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Original Issue




IT IS A measure of their historic quality that Argentina's Lionel Messi and Portugal's Cristiano Ronaldo have been widely acknowledged as the world's two best soccer players every single year going back to 2008. (The last person, other than them, to win the Ballon d'Or: Brazil's Kaká. That feels like eons ago.) Such staying power atop the planet's most popular sport is nothing short of miraculous, especially considering the ferocity of modern defenders, the temptations of becoming satisfied, and the desperation of rivals trying to unseat them. They share one blemish though: Neither has won a World Cup, and Russia 2018 provides their last real chance at the (kinda, sorta) height of their powers. Perhaps their last chance, period.

Messi has come closer. In 2014, his team took Germany to extra time in the final, only to fall on Mario Götze's late winner. And now it is a lasting image of that tournament: Messi gazing at the World Cup trophy as he walked past it afterward, so tantalizingly close that he could have touched it. Ronaldo reached the semifinals as a young pup, in '06, but unlike Messi he has at least won a major trophy with Portugal after its unlikely triumph at Euro 2016.

By the day of the final in Moscow, Messi will be 31; Ronaldo will be 33. It is possible that they could hang on until '22, though Messi has indicated this will be his swan song. He has already retired once from the national team (temporarily, after defeat in the '16 Copa América final), and his disdain for the beleaguered Argentine federation is legendary. While Ronaldo stays in marvelous physical condition, which may allow him to play in a fifth World Cup at 37, he has already lost one step on the field and is sure to lose more. In '22, he is less likely to be starting for Portugal than he is for David Beckham's MLS team in Miami.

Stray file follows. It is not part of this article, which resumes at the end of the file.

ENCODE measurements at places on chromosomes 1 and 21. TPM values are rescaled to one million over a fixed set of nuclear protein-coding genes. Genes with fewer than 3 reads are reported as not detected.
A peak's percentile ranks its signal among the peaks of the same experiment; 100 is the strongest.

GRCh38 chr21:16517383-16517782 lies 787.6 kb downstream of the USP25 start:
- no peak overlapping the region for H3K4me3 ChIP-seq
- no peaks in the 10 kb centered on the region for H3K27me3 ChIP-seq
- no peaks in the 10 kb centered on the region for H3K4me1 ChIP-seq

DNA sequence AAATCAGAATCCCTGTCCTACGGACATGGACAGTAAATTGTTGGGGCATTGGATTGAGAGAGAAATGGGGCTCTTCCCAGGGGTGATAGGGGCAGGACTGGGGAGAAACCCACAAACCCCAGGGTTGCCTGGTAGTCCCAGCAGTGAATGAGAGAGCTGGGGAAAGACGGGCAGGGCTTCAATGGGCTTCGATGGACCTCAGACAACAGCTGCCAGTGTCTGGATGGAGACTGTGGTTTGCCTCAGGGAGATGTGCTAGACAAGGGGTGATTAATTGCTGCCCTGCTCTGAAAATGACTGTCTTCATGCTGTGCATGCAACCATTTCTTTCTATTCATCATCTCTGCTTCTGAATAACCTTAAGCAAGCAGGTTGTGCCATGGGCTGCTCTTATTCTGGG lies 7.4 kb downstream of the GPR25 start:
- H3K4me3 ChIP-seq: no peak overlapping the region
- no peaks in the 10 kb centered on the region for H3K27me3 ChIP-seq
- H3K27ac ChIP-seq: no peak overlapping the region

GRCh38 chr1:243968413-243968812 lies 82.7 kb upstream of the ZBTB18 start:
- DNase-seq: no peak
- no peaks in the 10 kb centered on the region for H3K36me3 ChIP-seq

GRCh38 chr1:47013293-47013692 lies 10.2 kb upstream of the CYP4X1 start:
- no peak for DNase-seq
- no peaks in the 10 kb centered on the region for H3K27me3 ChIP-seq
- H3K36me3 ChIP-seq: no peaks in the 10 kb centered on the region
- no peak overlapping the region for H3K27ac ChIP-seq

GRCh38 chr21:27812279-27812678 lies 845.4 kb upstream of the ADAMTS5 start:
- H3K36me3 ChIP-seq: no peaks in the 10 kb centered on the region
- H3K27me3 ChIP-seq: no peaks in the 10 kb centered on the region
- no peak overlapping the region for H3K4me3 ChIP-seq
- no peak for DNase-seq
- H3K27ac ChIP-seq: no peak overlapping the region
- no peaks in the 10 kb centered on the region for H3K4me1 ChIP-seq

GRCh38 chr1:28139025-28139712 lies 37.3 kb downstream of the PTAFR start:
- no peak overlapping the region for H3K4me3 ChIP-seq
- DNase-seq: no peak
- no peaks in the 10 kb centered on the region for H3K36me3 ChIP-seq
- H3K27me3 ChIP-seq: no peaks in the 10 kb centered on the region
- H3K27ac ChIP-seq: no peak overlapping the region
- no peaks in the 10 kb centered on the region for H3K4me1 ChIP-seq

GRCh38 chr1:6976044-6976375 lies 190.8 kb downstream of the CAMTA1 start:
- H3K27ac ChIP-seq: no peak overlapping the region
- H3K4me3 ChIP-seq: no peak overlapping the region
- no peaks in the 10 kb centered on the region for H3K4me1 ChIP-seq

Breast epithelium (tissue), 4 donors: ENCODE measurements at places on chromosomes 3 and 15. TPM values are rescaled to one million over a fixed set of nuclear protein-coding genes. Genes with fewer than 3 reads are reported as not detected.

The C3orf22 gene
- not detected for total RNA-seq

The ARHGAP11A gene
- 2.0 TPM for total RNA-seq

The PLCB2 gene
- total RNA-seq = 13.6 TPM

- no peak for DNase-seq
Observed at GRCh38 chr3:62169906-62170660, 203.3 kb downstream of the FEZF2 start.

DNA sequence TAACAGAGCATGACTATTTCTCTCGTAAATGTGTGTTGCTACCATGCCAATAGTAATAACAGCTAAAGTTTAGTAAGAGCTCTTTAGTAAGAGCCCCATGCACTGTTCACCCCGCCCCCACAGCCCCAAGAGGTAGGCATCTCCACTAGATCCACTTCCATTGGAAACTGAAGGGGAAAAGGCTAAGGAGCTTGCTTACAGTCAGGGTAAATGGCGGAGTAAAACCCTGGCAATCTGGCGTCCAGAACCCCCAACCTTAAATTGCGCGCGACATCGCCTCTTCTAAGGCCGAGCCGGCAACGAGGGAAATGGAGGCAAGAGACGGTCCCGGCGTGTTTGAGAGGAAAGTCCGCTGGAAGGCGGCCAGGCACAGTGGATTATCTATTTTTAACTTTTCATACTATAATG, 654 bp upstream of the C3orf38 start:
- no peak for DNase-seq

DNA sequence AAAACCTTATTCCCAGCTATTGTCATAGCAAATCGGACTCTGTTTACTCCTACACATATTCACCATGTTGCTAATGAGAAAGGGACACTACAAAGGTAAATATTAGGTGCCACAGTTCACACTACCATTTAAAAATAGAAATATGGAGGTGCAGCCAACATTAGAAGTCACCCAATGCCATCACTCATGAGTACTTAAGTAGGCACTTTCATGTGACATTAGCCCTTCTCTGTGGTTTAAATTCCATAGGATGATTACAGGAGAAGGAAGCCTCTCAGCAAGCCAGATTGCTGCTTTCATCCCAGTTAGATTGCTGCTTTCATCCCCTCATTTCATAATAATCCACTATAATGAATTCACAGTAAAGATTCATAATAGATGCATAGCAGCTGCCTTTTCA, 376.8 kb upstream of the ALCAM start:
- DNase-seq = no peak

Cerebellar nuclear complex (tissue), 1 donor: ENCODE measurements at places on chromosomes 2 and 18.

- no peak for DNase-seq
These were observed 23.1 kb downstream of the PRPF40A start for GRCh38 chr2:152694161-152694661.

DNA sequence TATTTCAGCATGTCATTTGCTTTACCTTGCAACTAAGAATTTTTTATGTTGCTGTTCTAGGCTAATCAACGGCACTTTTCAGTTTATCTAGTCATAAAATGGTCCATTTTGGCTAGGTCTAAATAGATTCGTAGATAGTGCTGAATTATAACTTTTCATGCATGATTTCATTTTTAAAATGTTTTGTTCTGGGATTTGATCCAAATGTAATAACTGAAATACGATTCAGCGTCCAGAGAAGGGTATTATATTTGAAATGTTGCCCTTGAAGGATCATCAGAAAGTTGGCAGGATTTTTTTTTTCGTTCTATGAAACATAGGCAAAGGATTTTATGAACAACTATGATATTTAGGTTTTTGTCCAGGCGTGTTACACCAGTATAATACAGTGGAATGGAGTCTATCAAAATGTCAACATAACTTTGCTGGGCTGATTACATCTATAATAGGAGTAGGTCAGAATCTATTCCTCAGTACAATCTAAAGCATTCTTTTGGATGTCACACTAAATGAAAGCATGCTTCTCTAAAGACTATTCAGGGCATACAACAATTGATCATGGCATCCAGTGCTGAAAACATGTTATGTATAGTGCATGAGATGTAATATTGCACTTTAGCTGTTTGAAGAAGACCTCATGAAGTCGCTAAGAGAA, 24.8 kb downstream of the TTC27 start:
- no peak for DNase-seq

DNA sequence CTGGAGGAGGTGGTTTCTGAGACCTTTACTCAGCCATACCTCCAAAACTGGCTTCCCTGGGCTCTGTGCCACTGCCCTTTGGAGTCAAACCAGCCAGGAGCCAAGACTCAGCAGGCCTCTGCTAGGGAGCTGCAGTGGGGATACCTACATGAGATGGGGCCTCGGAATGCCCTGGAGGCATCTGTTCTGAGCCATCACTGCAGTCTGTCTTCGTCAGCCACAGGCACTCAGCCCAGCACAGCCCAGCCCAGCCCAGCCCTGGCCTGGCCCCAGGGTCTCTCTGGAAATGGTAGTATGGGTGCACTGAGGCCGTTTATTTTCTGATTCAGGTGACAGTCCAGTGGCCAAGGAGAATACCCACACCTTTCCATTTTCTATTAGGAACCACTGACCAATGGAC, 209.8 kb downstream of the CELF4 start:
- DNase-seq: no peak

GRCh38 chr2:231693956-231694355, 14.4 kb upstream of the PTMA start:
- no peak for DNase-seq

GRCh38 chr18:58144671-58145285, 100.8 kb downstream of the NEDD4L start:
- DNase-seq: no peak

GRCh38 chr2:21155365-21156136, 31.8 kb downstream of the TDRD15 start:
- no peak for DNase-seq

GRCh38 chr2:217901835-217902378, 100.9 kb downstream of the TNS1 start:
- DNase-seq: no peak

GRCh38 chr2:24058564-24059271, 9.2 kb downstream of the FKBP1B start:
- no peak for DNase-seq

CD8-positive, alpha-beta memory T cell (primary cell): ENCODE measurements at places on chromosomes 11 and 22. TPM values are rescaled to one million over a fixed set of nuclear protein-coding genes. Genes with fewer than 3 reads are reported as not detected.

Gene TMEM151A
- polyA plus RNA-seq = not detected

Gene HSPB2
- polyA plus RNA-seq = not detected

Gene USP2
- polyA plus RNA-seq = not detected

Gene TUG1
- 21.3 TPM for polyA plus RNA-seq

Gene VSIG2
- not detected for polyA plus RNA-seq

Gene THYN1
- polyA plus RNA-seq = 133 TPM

So enjoy them now. Let's see if Messi can put the Albiceleste on his shoulders and will it to victory, just as he did with a hat trick in a must-win final World Cup qualifier, in Ecuador. Let's see if Ronaldo can re-create Euro '16 and spearhead a surprising championship run by taking "survive and advance" to the extreme again. For Messi, a World Cup victory would put to rest nearly every question about his legacy: He would be viewed as the greatest player of all time. For Ronaldo, it would at least put him in that conversation. Neither outcome will be easy, though. Argentina has been the world's most underachieving national team; it last won a major title in 1993. And Portugal has no other player even remotely approaching Ronaldo's talent level.

The end is nigh for these enduring superstars who have sat astride the sport for so long. In time, perhaps sooner rather than later, players like Brazil's Neymar and Egypt's Mohamed Salah (page 96) will overtake them. But because we have a soft spot for our memory-makers in their waning years, it will be impossible not to root for Messi and Ronaldo in Russia.